Nfld. & Labrador

Labrador protesters meet with MHA they want to resign

A group calling itself the Labrador Land Protectors started Monday at Supreme Court in Happy Valley-Goose Bay over an injunction that forbid them from going near the same building where they would have a meeting with MHA and Environment Minister, Perry Trimper later that afternoon.

The two sides held a sharing circle-style meeting in Happy Valley-Goose Bay on Monday afternoon

Denise Cole, centre, said the group will not block workers from entering the Labrador and Aboriginal Affairs office in Happy Valley-Goose Bay. (Katie Breen/CBC)

A group calling itself Labrador Land Protectors has reached a truce with the government office it has tried to close through protests, and the day ended Monday with a meeting in that same building, with the minister they have asked to resign. 

"We did things traditionally, sharing circle-style and went around so everybody got to voice what they feel are their concerns," said group member Denise Cole, in an interview outside the Labrador and Aboriginal Affairs office.

Her assessment of the meeting with Environment Minister Perry Trimper was not entirely complimentary. 

"[Trimper] said he was happy to see communication done this way but in all honesty of course he is — because this is what government is used to where you just sit and talk and talk and talk."

The group met Monday with Environment Minister Perry Trimper in the same office they protested against on Friday. (Katie Breen/CBC)

The meeting followed a court hearing Monday into the protest group's blocking of access to the government office on Friday, Jan. 13, part of a protest against the Muskrat Falls project.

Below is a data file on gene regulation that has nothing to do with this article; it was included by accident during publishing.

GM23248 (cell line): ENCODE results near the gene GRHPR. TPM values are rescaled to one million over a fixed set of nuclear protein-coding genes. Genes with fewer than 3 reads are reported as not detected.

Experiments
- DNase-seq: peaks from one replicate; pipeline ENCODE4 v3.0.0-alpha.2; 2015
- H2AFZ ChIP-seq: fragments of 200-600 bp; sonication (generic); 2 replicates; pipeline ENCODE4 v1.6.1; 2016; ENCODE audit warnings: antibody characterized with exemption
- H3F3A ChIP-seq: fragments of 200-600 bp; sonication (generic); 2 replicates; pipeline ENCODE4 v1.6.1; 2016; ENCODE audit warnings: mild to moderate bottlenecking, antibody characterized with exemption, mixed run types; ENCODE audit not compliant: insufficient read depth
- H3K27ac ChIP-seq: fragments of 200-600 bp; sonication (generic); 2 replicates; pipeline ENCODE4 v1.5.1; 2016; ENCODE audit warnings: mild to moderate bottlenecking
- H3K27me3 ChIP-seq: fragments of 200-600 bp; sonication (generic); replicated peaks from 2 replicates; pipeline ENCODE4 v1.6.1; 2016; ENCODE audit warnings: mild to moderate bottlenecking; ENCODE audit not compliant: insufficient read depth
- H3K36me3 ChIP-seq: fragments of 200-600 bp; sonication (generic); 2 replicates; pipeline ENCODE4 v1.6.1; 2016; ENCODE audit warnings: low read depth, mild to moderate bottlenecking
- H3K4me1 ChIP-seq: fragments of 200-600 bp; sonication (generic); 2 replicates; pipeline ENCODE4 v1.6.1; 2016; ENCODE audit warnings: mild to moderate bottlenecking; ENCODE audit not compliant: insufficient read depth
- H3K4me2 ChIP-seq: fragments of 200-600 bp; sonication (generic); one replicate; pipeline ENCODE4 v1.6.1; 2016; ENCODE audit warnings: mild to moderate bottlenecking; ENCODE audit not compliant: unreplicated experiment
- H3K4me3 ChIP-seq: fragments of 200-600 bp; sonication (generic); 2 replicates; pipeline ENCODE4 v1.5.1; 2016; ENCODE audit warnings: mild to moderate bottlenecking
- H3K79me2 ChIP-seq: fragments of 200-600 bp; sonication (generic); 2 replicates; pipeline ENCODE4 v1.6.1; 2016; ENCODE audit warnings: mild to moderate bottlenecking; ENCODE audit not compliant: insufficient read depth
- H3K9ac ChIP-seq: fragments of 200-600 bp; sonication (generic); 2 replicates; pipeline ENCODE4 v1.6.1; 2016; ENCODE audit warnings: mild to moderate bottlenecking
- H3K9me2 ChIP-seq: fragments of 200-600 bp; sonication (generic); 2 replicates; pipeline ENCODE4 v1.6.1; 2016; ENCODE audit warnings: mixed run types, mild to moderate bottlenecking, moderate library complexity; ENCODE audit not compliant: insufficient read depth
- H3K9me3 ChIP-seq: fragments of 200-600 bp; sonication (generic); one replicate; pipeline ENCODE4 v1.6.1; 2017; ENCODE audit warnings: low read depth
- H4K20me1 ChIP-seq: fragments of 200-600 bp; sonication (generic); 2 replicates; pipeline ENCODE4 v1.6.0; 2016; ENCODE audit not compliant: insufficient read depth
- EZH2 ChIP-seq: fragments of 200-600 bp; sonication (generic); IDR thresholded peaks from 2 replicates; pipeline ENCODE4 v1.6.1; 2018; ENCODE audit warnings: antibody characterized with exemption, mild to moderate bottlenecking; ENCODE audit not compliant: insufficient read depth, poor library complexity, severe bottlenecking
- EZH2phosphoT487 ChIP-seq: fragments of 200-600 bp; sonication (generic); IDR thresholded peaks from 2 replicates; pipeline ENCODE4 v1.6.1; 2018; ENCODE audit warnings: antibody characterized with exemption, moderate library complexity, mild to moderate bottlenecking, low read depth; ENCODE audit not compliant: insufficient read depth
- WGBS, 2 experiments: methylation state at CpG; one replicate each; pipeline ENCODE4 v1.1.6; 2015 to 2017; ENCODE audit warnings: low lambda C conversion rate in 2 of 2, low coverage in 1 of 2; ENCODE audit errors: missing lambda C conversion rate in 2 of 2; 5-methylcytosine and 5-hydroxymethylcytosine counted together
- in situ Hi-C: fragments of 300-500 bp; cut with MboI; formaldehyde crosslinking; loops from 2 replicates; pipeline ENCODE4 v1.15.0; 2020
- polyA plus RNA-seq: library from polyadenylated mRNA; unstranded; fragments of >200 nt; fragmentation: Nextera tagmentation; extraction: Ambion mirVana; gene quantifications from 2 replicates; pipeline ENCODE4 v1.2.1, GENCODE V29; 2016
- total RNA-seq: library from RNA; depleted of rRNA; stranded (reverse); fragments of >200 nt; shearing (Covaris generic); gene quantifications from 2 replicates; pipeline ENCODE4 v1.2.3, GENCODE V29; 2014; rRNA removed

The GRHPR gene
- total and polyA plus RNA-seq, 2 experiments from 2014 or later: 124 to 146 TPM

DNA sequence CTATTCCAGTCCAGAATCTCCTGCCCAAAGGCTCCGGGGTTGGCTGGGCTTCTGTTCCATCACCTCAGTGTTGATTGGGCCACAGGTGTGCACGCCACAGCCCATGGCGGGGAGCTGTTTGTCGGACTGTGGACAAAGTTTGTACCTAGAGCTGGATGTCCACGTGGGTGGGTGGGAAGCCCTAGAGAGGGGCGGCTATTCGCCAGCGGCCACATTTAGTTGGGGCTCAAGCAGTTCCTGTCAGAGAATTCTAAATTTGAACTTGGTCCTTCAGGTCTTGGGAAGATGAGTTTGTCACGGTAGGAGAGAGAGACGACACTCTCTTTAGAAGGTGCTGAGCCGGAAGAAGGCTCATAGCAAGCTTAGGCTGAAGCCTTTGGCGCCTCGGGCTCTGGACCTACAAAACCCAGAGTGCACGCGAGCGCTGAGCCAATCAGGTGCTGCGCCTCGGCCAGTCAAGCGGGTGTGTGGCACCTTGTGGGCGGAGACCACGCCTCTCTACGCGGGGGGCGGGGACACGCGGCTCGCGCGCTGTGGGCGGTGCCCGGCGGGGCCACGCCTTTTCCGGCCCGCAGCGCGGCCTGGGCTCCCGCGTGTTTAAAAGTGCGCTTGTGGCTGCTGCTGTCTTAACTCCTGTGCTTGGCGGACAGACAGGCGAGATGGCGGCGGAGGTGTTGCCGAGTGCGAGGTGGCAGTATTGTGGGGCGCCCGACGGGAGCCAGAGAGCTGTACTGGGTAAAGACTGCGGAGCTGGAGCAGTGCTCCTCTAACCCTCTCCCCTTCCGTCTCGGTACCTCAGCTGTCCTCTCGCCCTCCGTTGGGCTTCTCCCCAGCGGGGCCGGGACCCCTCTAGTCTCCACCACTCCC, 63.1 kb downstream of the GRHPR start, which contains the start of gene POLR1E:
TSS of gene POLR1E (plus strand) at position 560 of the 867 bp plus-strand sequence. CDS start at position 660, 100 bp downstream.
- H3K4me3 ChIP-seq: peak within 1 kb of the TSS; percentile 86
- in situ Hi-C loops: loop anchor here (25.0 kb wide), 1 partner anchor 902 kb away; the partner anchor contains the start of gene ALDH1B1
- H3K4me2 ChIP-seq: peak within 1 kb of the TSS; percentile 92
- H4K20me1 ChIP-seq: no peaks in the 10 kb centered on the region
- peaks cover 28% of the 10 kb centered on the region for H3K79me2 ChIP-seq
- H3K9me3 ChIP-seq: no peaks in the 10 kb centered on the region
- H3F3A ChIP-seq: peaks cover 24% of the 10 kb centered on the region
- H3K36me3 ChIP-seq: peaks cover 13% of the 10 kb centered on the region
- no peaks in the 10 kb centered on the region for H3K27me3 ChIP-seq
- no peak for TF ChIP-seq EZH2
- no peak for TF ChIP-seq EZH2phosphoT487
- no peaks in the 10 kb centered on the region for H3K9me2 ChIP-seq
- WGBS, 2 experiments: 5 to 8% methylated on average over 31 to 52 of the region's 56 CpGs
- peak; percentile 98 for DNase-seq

Defence argued the injunction infringed upon the protesters' fundamental rights and freedoms.

But the matter was adjourned for a break, during which the two sides came to a verbal truce.

"We certainly understand the right to protest respectfully and peacefully and you can do that at your leisure when you want to as long as we have access to the building," said Deputy Minister Ron Bowles.

"If we could get some kind of agreement there, I understand that we will move forward and alter the injunction and remove the injunction if that's an agreement that we can come to today."

Perry Trimper says he does not intend to resign as Environment Minister and says the protesters will have a change to meet with the Premier in February. (CBC)

"If we can open up lines of communication, you have our word as land protectors that we won't block access," Cole said.

Understands the 'frustration'

Trimper, the MHA for Upper Lake Melville said the meeting went "well" despite the group actively calling for his resignation along with the end of the megaproject, and for Premier Dwight Ball to step down as the Minister of Labrador and Aboriginal Affairs.

The two sides struck an agreement during an injunction hearing at Supreme Court in Happy Valley-Goose Bay. (Katie Breen/CBC)

"It is frustrating for people, they don't get to see [Ball] as often as they've done for previous ministers — no question," Trimper said.

"What I can reassure people is that we have so much opportunity to speak to the top of the decision making in our government."

He said Labrador's four MHAs have met with the Premier about six to eight times in 14 months to discuss regional issues.

It is frustrating for people, they don't get to see [Ball] as often as they've done for previous ministers,- Perry Trimper

He also said Ball would be in Happy Valley-Goose Bay on other business in February and that he would be forwarding along the group's request to hold a meeting.

"[Ball] needs to make this a priority," Cole said.

"It shouldn't just be when he happens to be in town. The land protectors aren't going anywhere and the longer he resists this the stronger we become."

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